FAQ Physical

How condensed can I make my Physical section activities?
Sectional activities need to average an hour a week, with the first and last activities being the full section duration apart. In the Physical section it is usual for activities to be weekly at all DofE levels. However, condensed schedules (in terms of hours per session) can allow participants to undertake more expensive or difficult to get to activities like horse riding, surfing, skiing, and so on.
These kind of decisions must be made in reference to the individual, their overall programme and with the prior agreement of their DofE Leader/Licensed Organisation.

Can young people change sport when the season ends in the summer and then return to it when the season starts again in the autumn?
It is common for participants playing sports like hockey, rugby or football to change to playing rounders, tennis, softball or cricket during the summer. Some may change to doing gym/jogging to keep up fitness levels while other participants may just put a break in their programme. Participants should agree this in advance with their DofE Leader and Assessor(s) as part of their programme.

Is Freestyle Football a skill, or physical?

Freestyle football is classified as a sport and has many similarities to rhythmic gymnastics with the practitioner performing tricks with a ball using their bodies and feet but not their arms or hands. Whilst an athlete tries to demonstrate their level of skill when completing a performance, the overall routine relies on a heavy emphasis on the physical. In this respect it becomes more akin to a gymnastic routine and consequently this is a Physical activity.

Can general fitness or weight loss be used as a Physical section aim, rather than a specific sporting pursuit?
Yes. Some participants may want to use this section to help motivate them to lose weight or simply to get fitter. This would still usually be though a specific activity, but could also be through a mix, for example jogging, gym, tennis and zumba.

Is Wii-fit acceptable for the Physical section?

Yes, if it is a sufficient challenge for the young person and an appropriate Assessor is identified. For some participants undertaking physical activity in public maybe beyond what they feel they can do. Undertaking a fitness activity at home can be a good way to build confidence and still meet all of the sectional requirements. Participants will need to record and measure their progress and participation.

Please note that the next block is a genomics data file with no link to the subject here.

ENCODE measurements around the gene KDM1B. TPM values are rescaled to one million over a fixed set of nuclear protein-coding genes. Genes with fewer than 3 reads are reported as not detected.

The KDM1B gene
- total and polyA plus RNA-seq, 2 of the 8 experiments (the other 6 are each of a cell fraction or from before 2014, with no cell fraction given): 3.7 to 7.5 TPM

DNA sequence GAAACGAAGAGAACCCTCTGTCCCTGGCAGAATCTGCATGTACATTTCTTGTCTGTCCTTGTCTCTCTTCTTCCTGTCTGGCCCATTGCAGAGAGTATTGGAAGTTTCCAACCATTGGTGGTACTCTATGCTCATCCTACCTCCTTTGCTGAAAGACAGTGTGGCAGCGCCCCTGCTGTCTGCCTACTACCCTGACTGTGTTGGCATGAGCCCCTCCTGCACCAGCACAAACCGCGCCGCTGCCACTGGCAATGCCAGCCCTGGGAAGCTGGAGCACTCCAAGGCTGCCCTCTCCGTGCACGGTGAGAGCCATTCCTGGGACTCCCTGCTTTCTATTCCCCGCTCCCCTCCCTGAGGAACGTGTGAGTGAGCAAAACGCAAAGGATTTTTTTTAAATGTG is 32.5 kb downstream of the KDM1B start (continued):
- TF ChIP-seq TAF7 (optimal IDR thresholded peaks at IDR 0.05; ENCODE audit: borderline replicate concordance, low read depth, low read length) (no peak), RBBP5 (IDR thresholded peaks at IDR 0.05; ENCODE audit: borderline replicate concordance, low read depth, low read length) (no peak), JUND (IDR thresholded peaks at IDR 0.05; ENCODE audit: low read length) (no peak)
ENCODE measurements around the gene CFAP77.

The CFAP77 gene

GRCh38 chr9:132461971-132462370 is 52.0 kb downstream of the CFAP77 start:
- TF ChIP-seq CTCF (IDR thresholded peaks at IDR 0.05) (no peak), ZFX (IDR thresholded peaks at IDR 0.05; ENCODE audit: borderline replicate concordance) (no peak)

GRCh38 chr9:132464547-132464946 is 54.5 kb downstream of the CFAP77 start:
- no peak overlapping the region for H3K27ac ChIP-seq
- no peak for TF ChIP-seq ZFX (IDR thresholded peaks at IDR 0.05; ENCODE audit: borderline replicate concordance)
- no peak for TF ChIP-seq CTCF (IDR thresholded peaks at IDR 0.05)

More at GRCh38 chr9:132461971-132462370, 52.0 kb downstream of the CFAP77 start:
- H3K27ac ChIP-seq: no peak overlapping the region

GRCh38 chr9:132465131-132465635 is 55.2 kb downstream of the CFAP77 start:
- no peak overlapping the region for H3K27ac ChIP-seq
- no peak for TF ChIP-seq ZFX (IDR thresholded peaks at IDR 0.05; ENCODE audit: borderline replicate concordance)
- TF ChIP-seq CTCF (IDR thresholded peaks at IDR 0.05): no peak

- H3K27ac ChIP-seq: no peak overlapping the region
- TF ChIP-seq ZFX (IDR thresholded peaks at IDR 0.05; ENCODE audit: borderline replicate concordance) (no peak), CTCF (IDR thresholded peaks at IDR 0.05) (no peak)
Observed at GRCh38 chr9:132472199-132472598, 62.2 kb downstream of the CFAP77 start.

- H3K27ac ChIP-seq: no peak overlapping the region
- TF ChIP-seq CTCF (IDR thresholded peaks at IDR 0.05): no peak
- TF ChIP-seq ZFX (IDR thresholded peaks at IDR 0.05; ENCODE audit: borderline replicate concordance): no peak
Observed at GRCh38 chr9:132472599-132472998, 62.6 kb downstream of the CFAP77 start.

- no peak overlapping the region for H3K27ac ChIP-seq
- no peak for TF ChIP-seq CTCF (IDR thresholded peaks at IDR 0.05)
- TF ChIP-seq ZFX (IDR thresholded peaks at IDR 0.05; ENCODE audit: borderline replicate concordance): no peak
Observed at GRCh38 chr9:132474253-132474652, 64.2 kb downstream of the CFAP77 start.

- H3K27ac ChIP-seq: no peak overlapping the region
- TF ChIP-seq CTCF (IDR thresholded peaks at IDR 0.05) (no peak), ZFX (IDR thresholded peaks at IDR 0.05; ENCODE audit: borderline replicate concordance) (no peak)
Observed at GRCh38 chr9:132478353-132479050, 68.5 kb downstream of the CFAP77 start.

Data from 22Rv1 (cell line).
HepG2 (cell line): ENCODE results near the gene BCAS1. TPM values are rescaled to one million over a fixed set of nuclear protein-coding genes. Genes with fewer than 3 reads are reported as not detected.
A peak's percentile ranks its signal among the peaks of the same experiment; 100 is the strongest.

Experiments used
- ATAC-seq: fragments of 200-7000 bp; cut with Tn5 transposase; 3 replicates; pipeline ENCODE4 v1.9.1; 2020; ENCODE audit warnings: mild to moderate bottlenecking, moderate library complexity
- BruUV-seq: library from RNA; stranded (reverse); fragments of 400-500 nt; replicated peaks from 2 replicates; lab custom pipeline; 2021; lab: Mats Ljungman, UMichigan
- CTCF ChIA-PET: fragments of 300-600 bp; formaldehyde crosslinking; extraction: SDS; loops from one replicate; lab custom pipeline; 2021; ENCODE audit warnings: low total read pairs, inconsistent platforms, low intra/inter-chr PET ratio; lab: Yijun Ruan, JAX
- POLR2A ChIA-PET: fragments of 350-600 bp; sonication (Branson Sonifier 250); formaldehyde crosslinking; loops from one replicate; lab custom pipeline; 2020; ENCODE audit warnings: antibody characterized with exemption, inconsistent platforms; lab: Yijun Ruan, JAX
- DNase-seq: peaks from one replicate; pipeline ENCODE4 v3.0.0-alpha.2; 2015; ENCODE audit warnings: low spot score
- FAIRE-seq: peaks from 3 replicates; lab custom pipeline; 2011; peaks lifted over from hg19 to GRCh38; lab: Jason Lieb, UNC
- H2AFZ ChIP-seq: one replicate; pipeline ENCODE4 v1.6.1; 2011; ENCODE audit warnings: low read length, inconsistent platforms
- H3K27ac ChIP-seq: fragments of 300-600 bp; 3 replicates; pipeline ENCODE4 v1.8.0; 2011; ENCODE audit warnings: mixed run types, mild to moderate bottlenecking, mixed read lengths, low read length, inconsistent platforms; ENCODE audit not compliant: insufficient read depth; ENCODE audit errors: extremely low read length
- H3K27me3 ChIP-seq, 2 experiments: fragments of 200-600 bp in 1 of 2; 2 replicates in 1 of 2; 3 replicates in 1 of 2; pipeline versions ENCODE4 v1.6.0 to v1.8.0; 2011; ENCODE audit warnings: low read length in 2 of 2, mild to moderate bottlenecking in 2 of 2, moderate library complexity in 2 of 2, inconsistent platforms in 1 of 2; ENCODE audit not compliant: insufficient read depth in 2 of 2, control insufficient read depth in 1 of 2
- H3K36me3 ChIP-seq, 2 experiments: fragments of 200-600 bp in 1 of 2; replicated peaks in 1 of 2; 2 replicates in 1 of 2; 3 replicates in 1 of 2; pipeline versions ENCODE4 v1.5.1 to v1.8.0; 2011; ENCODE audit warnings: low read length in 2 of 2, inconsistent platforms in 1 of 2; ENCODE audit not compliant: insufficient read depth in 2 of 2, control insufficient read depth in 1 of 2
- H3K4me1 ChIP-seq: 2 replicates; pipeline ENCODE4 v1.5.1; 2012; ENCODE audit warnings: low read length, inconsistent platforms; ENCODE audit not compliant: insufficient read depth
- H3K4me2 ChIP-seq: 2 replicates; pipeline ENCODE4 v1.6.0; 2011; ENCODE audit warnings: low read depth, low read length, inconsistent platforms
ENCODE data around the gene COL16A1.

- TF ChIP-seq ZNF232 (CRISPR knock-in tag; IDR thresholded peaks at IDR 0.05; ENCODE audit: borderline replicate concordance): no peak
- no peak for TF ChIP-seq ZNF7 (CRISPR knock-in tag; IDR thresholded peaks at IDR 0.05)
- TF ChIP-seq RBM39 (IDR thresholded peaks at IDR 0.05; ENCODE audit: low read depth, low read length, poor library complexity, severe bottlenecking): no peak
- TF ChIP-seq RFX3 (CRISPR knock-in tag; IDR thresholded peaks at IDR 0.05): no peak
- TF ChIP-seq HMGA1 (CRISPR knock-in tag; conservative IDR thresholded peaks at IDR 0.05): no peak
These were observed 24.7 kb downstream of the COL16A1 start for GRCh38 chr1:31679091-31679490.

Can beating for a shoot be used for the Physical section?

Yes, but it must still meet all of the sectional conditions. This means that the activity must be unpaid and the participant will need to demonstrate that they are improving their physical fitness.

Can synchronised swimming be used for a Skills section activity?
No. Like dance, synchronised swimming is a Physical section activity. The Handbook for DofE Leaders gives some helpful guidance on this: ‘While all sports require a skill to play, this does not mean that they can be used for the Skills section.’ (Page 58).

Is Dinghy racing classed as a Skills section activity?
No. Like sailing, this is a Physical section activity. The Handbook for DofE Leaders gives some helpful guidance on this: ‘While all sports require a skill to play, this does not mean that they can be used for the Skills section.’ (Page 58).

If go-karting is a skill, why isn’t sailing?
Sailing requires physical exertion and is thus placed in the Physical section. Many participants will complete RYA (Royal Yachting Association) courses as part of their programme and so some have asked if this can be a skill. Unlike other crossover areas, for example scuba-diving, many of the RYA courses require participants to be 16 and unfortunately such courses are simply not long enough to count as a full section activity. Like many Skills section activities there may be a physical activity/element, for example brick laying or a car mechanic course, however these, like learning to drive, powerboating and go-karting are Skills section activities.

Is Geocaching a Physical section activity or can it count for the Skills section?